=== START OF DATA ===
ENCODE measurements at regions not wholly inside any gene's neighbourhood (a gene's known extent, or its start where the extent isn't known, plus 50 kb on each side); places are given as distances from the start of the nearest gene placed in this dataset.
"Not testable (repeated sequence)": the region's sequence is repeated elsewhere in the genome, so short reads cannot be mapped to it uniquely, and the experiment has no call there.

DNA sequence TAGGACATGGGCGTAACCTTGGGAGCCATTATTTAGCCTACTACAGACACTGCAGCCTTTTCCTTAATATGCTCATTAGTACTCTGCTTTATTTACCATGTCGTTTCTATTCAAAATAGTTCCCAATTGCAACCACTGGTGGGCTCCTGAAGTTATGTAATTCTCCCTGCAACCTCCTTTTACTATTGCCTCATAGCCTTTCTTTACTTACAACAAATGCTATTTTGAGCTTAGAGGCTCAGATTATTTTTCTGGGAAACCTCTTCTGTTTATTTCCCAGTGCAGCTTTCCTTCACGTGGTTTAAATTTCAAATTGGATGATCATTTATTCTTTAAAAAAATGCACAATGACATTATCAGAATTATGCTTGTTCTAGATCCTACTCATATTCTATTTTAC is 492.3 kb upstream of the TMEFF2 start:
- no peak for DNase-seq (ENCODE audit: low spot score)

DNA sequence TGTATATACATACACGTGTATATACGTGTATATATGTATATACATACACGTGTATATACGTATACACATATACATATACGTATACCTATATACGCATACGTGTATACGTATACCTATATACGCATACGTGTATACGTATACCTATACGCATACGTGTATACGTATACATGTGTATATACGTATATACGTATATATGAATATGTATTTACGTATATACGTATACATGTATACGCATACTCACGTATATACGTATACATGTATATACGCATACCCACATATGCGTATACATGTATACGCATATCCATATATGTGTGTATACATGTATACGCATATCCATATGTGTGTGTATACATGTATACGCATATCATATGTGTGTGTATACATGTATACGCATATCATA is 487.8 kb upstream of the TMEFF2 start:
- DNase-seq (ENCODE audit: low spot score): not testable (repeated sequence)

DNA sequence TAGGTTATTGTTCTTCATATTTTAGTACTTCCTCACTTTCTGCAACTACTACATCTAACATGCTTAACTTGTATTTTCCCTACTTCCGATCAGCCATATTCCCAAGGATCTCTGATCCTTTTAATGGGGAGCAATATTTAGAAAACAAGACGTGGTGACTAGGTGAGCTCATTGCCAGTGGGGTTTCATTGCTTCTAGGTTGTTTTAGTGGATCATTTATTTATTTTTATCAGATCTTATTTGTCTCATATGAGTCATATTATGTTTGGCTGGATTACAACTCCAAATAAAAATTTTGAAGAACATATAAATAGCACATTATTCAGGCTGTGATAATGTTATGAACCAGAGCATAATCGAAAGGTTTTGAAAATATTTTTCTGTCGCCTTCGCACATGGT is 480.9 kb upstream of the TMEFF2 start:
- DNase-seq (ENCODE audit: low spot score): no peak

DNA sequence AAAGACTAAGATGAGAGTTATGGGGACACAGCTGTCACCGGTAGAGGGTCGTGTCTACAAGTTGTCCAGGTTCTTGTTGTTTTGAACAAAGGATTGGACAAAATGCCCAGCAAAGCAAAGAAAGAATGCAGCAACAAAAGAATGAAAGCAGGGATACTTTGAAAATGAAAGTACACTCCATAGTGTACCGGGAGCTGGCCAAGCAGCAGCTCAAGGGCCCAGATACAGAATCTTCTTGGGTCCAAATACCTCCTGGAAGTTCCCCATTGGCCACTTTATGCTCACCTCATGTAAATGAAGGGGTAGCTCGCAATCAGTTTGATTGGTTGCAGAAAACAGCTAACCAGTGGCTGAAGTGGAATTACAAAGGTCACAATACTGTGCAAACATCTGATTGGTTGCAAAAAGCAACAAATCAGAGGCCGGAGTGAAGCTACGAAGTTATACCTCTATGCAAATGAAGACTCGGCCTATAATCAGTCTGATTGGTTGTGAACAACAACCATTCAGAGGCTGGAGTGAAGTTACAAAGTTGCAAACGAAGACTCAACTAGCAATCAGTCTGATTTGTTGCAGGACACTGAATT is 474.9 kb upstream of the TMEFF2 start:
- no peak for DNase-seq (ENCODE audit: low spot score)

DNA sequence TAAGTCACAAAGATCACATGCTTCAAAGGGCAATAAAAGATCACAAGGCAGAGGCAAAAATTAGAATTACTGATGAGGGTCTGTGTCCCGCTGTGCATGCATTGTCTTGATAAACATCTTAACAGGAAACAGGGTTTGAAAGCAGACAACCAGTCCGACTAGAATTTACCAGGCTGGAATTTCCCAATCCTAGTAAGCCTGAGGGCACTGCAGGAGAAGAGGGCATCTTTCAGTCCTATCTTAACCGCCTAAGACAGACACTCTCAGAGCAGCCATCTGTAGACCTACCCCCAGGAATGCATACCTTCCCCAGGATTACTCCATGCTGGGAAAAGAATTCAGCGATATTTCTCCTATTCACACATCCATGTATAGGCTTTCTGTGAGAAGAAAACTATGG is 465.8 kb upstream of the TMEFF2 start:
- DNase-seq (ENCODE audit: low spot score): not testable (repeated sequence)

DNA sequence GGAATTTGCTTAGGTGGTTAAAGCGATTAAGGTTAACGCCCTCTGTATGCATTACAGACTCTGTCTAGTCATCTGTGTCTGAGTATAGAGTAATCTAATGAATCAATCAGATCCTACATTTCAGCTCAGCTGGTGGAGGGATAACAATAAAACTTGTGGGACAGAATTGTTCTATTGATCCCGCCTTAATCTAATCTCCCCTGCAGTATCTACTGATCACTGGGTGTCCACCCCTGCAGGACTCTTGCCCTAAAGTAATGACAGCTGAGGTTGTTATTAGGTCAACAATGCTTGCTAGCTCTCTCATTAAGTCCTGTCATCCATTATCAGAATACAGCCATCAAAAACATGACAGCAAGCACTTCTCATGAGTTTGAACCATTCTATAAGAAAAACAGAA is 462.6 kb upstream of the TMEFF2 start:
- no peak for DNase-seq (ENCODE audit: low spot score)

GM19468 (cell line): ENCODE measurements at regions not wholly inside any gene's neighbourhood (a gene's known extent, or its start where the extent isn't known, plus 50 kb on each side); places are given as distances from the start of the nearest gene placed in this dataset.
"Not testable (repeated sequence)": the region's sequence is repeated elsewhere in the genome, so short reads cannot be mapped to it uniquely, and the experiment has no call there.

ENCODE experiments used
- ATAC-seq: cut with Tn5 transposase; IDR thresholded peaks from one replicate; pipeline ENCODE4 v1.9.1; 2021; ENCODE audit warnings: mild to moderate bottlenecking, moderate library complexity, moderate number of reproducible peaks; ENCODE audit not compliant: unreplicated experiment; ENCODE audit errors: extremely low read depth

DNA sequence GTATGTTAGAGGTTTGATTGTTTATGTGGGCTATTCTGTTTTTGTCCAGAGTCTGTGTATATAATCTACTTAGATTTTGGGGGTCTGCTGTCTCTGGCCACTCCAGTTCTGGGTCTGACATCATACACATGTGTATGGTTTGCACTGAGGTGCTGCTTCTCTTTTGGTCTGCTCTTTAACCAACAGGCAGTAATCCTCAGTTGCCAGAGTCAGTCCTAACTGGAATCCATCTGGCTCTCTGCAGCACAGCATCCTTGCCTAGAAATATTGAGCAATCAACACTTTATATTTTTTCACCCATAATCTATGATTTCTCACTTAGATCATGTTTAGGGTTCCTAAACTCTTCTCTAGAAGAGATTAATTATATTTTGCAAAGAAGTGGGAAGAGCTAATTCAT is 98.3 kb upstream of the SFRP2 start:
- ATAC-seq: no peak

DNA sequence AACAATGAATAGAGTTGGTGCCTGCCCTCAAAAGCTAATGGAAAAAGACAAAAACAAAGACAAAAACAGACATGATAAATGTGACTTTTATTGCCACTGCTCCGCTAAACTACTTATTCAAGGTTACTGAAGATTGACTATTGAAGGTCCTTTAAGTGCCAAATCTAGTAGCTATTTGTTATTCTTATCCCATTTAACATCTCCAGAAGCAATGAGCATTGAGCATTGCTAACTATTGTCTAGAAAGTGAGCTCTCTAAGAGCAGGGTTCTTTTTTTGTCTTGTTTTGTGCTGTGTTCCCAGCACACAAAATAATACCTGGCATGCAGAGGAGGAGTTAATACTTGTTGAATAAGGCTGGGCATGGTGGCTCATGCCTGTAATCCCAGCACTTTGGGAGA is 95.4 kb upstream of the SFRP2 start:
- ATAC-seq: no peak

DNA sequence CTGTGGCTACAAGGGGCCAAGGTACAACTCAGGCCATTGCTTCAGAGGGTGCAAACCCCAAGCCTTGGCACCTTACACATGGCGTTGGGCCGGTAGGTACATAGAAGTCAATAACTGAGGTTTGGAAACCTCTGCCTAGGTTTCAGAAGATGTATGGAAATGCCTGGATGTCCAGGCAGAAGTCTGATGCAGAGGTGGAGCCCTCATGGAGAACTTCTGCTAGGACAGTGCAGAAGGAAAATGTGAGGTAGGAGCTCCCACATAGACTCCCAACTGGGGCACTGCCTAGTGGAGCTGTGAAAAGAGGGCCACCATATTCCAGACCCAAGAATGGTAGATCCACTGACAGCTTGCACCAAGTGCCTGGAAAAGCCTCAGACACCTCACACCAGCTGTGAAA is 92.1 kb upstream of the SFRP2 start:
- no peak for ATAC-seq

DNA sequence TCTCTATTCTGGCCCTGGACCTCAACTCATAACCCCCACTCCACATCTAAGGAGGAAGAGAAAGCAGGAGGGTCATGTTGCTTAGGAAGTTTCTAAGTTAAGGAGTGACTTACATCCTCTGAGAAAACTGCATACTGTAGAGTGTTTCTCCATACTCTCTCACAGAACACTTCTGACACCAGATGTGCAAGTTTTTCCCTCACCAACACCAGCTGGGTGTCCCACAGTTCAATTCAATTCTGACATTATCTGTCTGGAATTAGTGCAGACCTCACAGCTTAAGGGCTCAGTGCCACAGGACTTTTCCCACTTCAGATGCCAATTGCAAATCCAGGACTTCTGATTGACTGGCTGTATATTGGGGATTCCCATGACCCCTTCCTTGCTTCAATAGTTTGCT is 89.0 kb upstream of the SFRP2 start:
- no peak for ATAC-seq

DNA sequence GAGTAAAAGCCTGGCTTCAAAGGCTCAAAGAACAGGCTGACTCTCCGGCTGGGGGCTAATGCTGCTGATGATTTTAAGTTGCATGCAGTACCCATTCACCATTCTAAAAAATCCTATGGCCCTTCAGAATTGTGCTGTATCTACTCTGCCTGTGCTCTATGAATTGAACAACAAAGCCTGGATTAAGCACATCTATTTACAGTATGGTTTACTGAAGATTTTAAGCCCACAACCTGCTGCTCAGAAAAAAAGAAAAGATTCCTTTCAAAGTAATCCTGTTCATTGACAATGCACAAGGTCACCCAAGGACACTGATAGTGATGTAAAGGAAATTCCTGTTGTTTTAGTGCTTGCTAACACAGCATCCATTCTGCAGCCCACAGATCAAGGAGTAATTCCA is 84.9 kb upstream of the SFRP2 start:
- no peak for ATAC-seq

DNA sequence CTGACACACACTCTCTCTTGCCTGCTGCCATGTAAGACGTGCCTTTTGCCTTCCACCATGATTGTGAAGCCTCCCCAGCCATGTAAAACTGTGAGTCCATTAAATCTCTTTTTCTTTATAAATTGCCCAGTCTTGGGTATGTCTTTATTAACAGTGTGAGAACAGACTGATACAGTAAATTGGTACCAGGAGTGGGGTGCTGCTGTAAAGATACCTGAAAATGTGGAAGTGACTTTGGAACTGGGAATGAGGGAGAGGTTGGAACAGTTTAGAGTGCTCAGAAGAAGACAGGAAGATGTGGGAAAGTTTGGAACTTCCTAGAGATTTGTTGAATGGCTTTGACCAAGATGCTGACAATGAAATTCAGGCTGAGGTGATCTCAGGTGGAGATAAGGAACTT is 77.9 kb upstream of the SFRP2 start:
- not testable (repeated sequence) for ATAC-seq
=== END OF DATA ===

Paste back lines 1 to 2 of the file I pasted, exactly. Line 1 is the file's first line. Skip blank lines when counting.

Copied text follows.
ENCODE measurements at regions not wholly inside any gene's neighbourhood (a gene's known extent, or its start where the extent isn't known, plus 50 kb on each side); places are given as distances from the start of the nearest gene placed in this dataset.
"Not testable (repeated sequence)": the region's sequence is repeated elsewhere in the genome, so short reads cannot be mapped to it uniquely, and the experiment has no call there.